Letters: Saul Alinsky; Apple's supply chain

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Kai Ryssdal: Letters starts today with a clip from Newt Gingrich at last night's Republican debate.

Newt Gingrich: It'll be an American campaign open to every American who prefers a paycheck to food stamps, who prefers the Declaration of Independence to Saul Alinsky, and who prefers a strong national security to trying to appease our enemies.

Saul Alinsky. Well-known community organizer of the '40s, '50s and '60s. Noted figure of the American left. And a frequent source of comparison in this campaign -- not just by Mr. Gingrich either.

Our interview Monday about Mr. Alinksy drew some letters, including this one, from Robert Swanson of Pine Mountain, Ga.

Robert Swanson: Any story about Alinsky that doesn't even mention his book "Rules for Radicals," describes him as "quite a conservative guy," and omits how his methods have been used by the Occupy movement, isn't up to Marketplace standards.

We had Charles Duhigg from the New York Times on yesterday to talk about the poor working conditions in factories that supply parts for Apple, and how if anything's going to change, consumers have to adjust their expectations away from a perfect new iPhone every six months.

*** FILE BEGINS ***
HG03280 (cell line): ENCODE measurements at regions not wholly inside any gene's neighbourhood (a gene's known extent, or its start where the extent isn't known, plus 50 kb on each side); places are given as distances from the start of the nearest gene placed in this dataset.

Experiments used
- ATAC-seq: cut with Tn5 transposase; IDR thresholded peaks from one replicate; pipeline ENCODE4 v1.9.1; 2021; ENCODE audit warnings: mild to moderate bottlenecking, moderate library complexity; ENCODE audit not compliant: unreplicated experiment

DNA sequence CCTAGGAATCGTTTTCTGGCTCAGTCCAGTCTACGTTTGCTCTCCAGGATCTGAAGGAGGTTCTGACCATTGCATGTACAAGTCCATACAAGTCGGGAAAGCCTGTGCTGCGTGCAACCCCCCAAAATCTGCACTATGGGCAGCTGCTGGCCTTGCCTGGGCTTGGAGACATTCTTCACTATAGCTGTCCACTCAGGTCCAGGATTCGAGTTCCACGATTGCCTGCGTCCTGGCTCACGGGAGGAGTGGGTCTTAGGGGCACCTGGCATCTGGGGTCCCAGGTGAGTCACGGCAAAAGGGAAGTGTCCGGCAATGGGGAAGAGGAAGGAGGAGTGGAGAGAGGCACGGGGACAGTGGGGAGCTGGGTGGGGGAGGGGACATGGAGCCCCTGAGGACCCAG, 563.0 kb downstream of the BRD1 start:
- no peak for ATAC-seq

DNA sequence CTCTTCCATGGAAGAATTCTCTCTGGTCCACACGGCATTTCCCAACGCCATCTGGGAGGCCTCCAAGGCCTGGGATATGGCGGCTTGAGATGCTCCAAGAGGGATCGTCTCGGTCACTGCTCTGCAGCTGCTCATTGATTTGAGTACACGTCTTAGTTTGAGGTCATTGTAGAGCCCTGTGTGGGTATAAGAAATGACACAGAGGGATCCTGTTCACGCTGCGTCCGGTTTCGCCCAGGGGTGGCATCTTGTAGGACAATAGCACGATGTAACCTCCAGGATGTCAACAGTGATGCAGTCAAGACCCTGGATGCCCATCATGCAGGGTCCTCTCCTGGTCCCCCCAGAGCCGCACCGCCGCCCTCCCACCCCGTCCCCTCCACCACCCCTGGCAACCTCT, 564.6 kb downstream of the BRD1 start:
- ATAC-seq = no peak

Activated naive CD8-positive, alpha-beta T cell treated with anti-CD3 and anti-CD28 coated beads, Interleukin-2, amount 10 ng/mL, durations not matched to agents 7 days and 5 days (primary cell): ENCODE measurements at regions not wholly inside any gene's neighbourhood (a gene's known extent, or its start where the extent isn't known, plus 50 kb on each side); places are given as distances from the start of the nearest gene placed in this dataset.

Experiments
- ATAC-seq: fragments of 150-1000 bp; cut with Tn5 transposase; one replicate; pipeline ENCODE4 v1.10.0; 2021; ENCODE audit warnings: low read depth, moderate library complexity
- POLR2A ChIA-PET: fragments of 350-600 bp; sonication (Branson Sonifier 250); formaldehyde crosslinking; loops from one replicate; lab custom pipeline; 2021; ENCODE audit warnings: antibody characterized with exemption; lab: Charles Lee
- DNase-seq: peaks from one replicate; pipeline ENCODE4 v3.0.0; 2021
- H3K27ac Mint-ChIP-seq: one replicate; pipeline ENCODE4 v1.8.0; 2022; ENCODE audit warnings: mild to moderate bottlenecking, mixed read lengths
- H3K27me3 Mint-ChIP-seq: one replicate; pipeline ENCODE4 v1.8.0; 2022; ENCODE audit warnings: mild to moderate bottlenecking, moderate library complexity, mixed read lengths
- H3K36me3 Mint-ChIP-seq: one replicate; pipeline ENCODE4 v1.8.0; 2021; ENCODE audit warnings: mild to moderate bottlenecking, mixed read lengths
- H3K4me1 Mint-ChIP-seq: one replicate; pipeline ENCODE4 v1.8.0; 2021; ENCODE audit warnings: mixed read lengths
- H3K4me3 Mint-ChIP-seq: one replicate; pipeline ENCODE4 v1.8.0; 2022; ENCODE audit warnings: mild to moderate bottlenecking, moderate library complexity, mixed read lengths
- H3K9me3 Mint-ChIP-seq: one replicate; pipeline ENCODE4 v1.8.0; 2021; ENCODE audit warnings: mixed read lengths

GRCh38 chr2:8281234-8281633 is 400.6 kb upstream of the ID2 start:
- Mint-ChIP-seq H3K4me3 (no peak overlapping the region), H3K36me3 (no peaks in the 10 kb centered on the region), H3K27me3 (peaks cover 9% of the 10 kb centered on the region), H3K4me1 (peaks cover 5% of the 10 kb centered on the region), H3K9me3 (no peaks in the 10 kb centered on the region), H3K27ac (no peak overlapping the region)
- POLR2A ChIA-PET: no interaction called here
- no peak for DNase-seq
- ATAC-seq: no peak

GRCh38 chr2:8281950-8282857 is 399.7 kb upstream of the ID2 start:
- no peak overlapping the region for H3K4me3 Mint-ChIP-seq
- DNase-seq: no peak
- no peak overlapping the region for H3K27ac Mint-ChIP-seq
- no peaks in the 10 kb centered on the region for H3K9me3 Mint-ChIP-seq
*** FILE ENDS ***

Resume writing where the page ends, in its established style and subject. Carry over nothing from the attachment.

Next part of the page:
Leslie Dickinson wrote from Mt. Airy, Md.

Leslie Dickinson: Is it the chicken or the egg? Are Apple and the news media creating this consumer demand or just responding to it? If the product is so wonderful and innovative, won't consumers be willing to wait for it?

Last but not least, "The Little Old Lady from Pasadena." In a story this week, we said it was a Beach Boys song. Not true, though they did do a cover version. It was actually a Jan and Dean original, 1964.

Here you go.

As always, let us know what you think.

About the author

Kai Ryssdal is the host and senior editor of Marketplace, public radio’s program on business and the economy.

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